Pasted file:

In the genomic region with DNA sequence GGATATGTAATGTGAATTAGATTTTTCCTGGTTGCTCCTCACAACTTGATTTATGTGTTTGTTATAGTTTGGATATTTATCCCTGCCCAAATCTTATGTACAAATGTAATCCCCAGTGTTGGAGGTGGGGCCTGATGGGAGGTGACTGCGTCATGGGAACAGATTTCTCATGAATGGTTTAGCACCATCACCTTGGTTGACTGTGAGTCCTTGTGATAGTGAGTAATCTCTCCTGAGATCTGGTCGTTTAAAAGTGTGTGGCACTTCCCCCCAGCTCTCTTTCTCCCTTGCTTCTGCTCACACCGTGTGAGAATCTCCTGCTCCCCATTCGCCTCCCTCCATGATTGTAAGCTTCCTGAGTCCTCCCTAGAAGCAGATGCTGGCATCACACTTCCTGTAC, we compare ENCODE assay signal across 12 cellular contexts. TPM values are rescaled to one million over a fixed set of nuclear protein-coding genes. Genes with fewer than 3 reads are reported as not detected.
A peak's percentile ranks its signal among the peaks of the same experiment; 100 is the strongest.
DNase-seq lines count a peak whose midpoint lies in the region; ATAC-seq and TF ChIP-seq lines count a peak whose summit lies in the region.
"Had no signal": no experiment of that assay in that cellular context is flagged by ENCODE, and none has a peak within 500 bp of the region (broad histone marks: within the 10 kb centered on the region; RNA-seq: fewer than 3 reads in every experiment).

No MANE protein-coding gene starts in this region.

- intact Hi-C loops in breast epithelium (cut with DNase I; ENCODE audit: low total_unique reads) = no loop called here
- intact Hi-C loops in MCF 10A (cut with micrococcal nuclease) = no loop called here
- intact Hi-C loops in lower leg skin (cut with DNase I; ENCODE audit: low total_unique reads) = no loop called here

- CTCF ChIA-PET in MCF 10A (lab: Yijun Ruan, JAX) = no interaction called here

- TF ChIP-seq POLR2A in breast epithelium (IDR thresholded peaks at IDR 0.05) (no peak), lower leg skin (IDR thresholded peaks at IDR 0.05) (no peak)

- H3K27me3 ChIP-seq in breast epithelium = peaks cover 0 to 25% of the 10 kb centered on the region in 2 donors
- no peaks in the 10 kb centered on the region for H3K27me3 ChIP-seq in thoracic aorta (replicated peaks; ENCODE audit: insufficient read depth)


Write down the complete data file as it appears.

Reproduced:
In the genomic region with DNA sequence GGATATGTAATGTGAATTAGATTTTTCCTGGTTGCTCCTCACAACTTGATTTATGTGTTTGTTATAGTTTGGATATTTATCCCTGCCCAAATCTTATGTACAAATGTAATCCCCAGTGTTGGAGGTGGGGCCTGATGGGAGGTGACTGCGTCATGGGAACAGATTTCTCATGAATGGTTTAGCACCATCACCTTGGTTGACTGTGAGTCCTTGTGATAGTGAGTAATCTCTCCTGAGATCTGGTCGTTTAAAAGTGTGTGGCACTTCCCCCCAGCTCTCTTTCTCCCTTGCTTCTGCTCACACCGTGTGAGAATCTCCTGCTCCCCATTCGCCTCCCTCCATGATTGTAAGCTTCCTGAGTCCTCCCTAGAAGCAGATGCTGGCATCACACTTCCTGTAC, we compare ENCODE assay signal across 12 cellular contexts. TPM values are rescaled to one million over a fixed set of nuclear protein-coding genes. Genes with fewer than 3 reads are reported as not detected.
A peak's percentile ranks its signal among the peaks of the same experiment; 100 is the strongest.
DNase-seq lines count a peak whose midpoint lies in the region; ATAC-seq and TF ChIP-seq lines count a peak whose summit lies in the region.
"Had no signal": no experiment of that assay in that cellular context is flagged by ENCODE, and none has a peak within 500 bp of the region (broad histone marks: within the 10 kb centered on the region; RNA-seq: fewer than 3 reads in every experiment).

No MANE protein-coding gene starts in this region.

- intact Hi-C loops in breast epithelium (cut with DNase I; ENCODE audit: low total_unique reads) = no loop called here
- intact Hi-C loops in MCF 10A (cut with micrococcal nuclease) = no loop called here
- intact Hi-C loops in lower leg skin (cut with DNase I; ENCODE audit: low total_unique reads) = no loop called here

- CTCF ChIA-PET in MCF 10A (lab: Yijun Ruan, JAX) = no interaction called here

- TF ChIP-seq POLR2A in breast epithelium (IDR thresholded peaks at IDR 0.05) (no peak), lower leg skin (IDR thresholded peaks at IDR 0.05) (no peak)

- H3K27me3 ChIP-seq in breast epithelium = peaks cover 0 to 25% of the 10 kb centered on the region in 2 donors
- no peaks in the 10 kb centered on the region for H3K27me3 ChIP-seq in thoracic aorta (replicated peaks; ENCODE audit: insufficient read depth)